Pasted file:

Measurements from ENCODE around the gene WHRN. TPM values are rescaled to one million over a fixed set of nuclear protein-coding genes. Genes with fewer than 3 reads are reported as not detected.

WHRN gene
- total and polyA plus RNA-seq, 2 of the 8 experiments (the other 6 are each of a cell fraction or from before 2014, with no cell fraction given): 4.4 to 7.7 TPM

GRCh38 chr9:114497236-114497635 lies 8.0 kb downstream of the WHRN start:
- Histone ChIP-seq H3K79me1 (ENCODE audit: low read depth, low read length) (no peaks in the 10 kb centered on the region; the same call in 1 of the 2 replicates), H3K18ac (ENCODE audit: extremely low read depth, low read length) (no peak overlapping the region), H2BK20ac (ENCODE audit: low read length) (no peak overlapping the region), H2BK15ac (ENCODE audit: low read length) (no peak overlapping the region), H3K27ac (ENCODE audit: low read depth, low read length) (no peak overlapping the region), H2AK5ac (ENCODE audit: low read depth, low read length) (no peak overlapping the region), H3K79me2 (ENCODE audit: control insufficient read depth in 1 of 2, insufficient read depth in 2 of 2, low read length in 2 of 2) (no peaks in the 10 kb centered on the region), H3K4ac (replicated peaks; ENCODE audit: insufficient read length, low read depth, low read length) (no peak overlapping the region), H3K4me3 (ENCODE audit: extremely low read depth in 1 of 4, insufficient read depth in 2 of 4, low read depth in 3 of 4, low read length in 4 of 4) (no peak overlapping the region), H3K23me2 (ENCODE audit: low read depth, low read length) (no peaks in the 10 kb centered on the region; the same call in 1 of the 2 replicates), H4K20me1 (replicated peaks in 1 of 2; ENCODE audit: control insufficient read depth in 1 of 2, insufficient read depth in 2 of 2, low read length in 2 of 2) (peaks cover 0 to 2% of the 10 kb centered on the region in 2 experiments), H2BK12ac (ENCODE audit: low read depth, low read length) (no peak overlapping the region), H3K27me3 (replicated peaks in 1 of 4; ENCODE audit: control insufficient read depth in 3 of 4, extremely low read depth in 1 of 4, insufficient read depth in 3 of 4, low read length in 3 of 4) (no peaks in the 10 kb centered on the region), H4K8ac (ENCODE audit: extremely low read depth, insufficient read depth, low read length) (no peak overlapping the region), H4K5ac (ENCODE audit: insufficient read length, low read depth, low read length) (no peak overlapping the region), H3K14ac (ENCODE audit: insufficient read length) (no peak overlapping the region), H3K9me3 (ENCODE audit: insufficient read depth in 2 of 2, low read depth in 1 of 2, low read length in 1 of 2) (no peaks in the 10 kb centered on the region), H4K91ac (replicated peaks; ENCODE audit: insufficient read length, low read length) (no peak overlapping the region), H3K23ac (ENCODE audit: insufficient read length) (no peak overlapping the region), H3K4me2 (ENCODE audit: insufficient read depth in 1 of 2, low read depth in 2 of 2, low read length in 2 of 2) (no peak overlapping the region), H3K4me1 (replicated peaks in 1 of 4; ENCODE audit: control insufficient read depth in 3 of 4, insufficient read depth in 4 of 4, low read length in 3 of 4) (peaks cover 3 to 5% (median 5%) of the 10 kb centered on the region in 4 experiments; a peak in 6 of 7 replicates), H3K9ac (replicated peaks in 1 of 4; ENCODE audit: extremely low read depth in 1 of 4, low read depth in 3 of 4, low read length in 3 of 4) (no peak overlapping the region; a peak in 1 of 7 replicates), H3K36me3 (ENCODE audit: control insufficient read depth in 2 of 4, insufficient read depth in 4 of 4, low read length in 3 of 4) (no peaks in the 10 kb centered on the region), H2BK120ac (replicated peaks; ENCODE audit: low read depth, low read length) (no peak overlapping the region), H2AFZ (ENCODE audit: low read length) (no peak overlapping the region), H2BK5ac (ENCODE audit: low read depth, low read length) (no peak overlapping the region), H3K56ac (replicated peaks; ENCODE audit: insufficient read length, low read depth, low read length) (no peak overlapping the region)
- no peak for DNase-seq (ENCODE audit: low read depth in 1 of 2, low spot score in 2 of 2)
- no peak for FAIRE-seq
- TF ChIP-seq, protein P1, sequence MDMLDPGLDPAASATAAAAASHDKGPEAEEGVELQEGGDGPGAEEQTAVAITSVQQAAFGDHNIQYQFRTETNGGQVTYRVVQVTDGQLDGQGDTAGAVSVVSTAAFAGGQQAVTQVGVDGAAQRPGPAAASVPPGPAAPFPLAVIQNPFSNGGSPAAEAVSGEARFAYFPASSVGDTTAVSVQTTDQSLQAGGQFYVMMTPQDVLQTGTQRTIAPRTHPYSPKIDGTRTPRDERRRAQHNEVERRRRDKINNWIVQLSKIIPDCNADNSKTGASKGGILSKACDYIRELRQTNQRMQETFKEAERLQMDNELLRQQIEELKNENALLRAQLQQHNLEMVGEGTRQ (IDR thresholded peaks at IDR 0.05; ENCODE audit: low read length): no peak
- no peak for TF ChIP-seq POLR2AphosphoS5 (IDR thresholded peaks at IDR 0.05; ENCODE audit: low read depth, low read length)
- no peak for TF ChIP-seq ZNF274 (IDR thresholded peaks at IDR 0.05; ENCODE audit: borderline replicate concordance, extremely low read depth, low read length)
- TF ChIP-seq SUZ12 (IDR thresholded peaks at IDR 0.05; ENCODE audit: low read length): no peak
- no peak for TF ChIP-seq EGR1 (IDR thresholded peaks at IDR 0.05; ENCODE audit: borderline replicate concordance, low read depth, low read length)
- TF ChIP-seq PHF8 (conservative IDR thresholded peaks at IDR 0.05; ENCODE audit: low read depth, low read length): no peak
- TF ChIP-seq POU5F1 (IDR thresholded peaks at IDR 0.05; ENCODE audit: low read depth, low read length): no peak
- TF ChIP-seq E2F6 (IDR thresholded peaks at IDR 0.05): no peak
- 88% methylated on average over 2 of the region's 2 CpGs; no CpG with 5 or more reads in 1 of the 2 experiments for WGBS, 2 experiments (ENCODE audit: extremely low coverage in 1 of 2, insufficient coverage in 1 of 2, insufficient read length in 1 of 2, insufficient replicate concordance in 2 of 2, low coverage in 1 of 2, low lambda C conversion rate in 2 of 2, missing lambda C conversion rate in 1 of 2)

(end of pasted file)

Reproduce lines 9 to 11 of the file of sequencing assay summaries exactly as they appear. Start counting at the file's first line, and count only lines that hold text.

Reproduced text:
- no peak for TF ChIP-seq POLR2AphosphoS5 (IDR thresholded peaks at IDR 0.05; ENCODE audit: low read depth, low read length)
- no peak for TF ChIP-seq ZNF274 (IDR thresholded peaks at IDR 0.05; ENCODE audit: borderline replicate concordance, extremely low read depth, low read length)
- TF ChIP-seq SUZ12 (IDR thresholded peaks at IDR 0.05; ENCODE audit: low read length): no peak